Her Majesty’s Government is making a bold commitment that new digital transactions from central government departments such as the DWP’s Universal Credit will adopt a federated model for identity registration and credential authentication so UK citizens don’t have to create yet more user names and passwords. This approach will require close collaboration and dialogue with industry to create the needed schemes or trust frameworks that will organize the technical standards, policies and best practices needed to proceed.
The term “team of rivals” has famously been used to describe how Abraham Lincoln reconciled the personality differences of his political rivals and leveraged their strengths to help run his administration and push forward agendas for the common good. Similarly, when I use the term I’m referring to industry leaders putting their personal and professional agendas aside (for the moment!) to work together toward a common of goal of evolving Internet identity, security and privacy.
The Open Identity Exchange (OIX) recently hosted a two-day member workshop with several representatives from the United Kingdom’s Government Digital Service (GDS), a Cabinet Office in the Home Office. The representatives are responsible for creating and implementing innovative identity management programs for the UK.
European-based identity and security analyst firm, KuppingerCole, recently announced that OpenID Connect was awarded the 2012 European Identity and Cloud Award in the category for Best Innovation/New Standard. This recognition was largely based on OpenID Connect’s potential to significantly change digital identity using a simple interoperable Internet identity protocol to improve the way we interact with each other online.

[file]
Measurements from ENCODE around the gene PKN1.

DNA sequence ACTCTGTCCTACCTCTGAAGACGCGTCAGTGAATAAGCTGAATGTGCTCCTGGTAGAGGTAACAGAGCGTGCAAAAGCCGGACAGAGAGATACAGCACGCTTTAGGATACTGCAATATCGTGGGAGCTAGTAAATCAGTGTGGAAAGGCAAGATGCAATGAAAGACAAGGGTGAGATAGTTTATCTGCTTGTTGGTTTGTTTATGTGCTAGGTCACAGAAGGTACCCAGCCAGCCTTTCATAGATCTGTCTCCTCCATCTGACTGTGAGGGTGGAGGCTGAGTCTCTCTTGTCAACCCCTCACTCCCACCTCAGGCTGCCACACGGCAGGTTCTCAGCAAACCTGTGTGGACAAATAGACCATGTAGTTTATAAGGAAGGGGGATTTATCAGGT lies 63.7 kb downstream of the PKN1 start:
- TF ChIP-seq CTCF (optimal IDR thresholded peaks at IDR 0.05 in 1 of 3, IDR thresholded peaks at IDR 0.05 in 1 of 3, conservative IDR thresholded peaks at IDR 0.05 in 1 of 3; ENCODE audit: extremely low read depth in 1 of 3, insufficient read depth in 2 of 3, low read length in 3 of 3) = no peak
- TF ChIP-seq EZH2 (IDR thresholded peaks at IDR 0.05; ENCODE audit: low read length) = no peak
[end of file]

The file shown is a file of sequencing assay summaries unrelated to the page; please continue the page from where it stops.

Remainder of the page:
Don Thibeau sent me an article this week from John Battelle's Searchblog entitled, "What Doesn’t the Valley Understand About Washington?" Answering that question is a large part of what comprises my work at McBee Strategic, which is helping guide innovative companies, ideas, and technologies through Washington's legislative, regulatory, and communications gauntlet in order to connect them with opportunities for growth.
When I was first invited to join the Open Identity Exchange (OIX) Advisory Board, it was a welcome surprise to see several names on the board who I’ve come to know and respect from our Federal Identity, Credential and Access Management Roadmap and Implementation Guidance (FICAM) discussions. FICAM is multi-faceted and required collaboration and consultation with private sector organizations on several foundational aspects.
One of the key takeaways from the last board meeting was that the Open Identity Exchange (OIX) should take every opportunity to help inform and advance conversations about Internet identity with a focus on governance, liability and business models. This is true in public and private sector engagements in the US (NSTIC), the UK (tScheme), and elsewhere. Here’s a brief overview in this regard:
The OIX Reception after last week’s NIST and Department of Commerce meetings in D.C. was a great opportunity to get folks together and make introductions. One of the hot topics that reflected our earlier discussions in San Francisco was: